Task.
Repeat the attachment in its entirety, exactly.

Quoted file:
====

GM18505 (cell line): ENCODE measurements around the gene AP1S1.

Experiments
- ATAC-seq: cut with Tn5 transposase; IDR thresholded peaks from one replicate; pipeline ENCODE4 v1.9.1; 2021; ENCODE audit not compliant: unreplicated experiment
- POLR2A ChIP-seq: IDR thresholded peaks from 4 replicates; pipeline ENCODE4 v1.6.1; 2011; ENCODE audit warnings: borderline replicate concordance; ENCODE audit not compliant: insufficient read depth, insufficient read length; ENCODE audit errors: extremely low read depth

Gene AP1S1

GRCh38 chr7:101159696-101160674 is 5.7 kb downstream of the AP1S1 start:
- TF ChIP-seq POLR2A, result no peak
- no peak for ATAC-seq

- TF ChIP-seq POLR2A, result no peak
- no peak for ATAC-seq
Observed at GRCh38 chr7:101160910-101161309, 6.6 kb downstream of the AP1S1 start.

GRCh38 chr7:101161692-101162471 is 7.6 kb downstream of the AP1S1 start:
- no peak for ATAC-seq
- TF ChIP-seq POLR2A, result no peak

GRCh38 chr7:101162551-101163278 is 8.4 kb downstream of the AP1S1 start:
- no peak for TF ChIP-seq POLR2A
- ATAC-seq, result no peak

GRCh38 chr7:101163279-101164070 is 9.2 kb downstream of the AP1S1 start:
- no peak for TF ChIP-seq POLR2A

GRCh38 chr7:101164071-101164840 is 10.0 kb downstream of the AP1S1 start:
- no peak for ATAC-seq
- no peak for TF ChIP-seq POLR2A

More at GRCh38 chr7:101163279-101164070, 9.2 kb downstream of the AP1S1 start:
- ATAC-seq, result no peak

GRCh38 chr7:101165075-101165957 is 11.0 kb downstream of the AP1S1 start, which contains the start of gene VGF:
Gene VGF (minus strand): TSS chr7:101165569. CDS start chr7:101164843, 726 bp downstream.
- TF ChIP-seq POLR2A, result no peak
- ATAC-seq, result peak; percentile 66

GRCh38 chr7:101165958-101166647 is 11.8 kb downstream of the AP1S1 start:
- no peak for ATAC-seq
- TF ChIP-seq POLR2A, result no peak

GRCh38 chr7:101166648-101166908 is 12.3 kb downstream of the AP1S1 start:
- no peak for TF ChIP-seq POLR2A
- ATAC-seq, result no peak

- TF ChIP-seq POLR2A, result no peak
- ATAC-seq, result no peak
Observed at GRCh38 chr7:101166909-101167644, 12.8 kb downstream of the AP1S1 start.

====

GM18505 (cell line): ENCODE measurements around the gene AP1S1.

Experiments
- ATAC-seq: cut with Tn5 transposase; IDR thresholded peaks from one replicate; pipeline ENCODE4 v1.9.1; 2021; ENCODE audit not compliant: unreplicated experiment
- POLR2A ChIP-seq: IDR thresholded peaks from 4 replicates; pipeline ENCODE4 v1.6.1; 2011; ENCODE audit warnings: borderline replicate concordance; ENCODE audit not compliant: insufficient read depth, insufficient read length; ENCODE audit errors: extremely low read depth

Gene AP1S1

GRCh38 chr7:101159696-101160674 is 5.7 kb downstream of the AP1S1 start:
- TF ChIP-seq POLR2A, result no peak
- no peak for ATAC-seq

- TF ChIP-seq POLR2A, result no peak
- no peak for ATAC-seq
Observed at GRCh38 chr7:101160910-101161309, 6.6 kb downstream of the AP1S1 start.

GRCh38 chr7:101161692-101162471 is 7.6 kb downstream of the AP1S1 start:
- no peak for ATAC-seq
- TF ChIP-seq POLR2A, result no peak

GRCh38 chr7:101162551-101163278 is 8.4 kb downstream of the AP1S1 start:
- no peak for TF ChIP-seq POLR2A
- ATAC-seq, result no peak

GRCh38 chr7:101163279-101164070 is 9.2 kb downstream of the AP1S1 start:
- no peak for TF ChIP-seq POLR2A

GRCh38 chr7:101164071-101164840 is 10.0 kb downstream of the AP1S1 start:
- no peak for ATAC-seq
- no peak for TF ChIP-seq POLR2A

More at GRCh38 chr7:101163279-101164070, 9.2 kb downstream of the AP1S1 start:
- ATAC-seq, result no peak

GRCh38 chr7:101165075-101165957 is 11.0 kb downstream of the AP1S1 start, which contains the start of gene VGF:
Gene VGF (minus strand): TSS chr7:101165569. CDS start chr7:101164843, 726 bp downstream.
- TF ChIP-seq POLR2A, result no peak
- ATAC-seq, result peak; percentile 66

GRCh38 chr7:101165958-101166647 is 11.8 kb downstream of the AP1S1 start:
- no peak for ATAC-seq
- TF ChIP-seq POLR2A, result no peak

GRCh38 chr7:101166648-101166908 is 12.3 kb downstream of the AP1S1 start:
- no peak for TF ChIP-seq POLR2A
- ATAC-seq, result no peak

- TF ChIP-seq POLR2A, result no peak
- ATAC-seq, result no peak
Observed at GRCh38 chr7:101166909-101167644, 12.8 kb downstream of the AP1S1 start.